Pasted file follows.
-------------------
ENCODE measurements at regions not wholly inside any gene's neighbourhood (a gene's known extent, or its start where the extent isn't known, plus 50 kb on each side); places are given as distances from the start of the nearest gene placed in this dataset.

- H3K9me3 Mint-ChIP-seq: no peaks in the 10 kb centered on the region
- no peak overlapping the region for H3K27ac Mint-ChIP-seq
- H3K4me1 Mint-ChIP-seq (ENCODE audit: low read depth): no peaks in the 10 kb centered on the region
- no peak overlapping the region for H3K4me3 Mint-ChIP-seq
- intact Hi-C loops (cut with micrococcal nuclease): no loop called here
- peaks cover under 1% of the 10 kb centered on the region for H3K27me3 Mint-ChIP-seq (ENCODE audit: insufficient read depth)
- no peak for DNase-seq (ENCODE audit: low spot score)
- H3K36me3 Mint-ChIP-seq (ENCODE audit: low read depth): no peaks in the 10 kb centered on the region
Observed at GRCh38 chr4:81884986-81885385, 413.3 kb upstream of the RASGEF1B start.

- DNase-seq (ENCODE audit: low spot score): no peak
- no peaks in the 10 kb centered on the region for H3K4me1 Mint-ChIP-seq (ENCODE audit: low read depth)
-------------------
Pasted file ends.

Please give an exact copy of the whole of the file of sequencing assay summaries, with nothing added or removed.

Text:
ENCODE measurements at regions not wholly inside any gene's neighbourhood (a gene's known extent, or its start where the extent isn't known, plus 50 kb on each side); places are given as distances from the start of the nearest gene placed in this dataset.

- H3K9me3 Mint-ChIP-seq: no peaks in the 10 kb centered on the region
- no peak overlapping the region for H3K27ac Mint-ChIP-seq
- H3K4me1 Mint-ChIP-seq (ENCODE audit: low read depth): no peaks in the 10 kb centered on the region
- no peak overlapping the region for H3K4me3 Mint-ChIP-seq
- intact Hi-C loops (cut with micrococcal nuclease): no loop called here
- peaks cover under 1% of the 10 kb centered on the region for H3K27me3 Mint-ChIP-seq (ENCODE audit: insufficient read depth)
- no peak for DNase-seq (ENCODE audit: low spot score)
- H3K36me3 Mint-ChIP-seq (ENCODE audit: low read depth): no peaks in the 10 kb centered on the region
Observed at GRCh38 chr4:81884986-81885385, 413.3 kb upstream of the RASGEF1B start.

- DNase-seq (ENCODE audit: low spot score): no peak
- no peaks in the 10 kb centered on the region for H3K4me1 Mint-ChIP-seq (ENCODE audit: low read depth)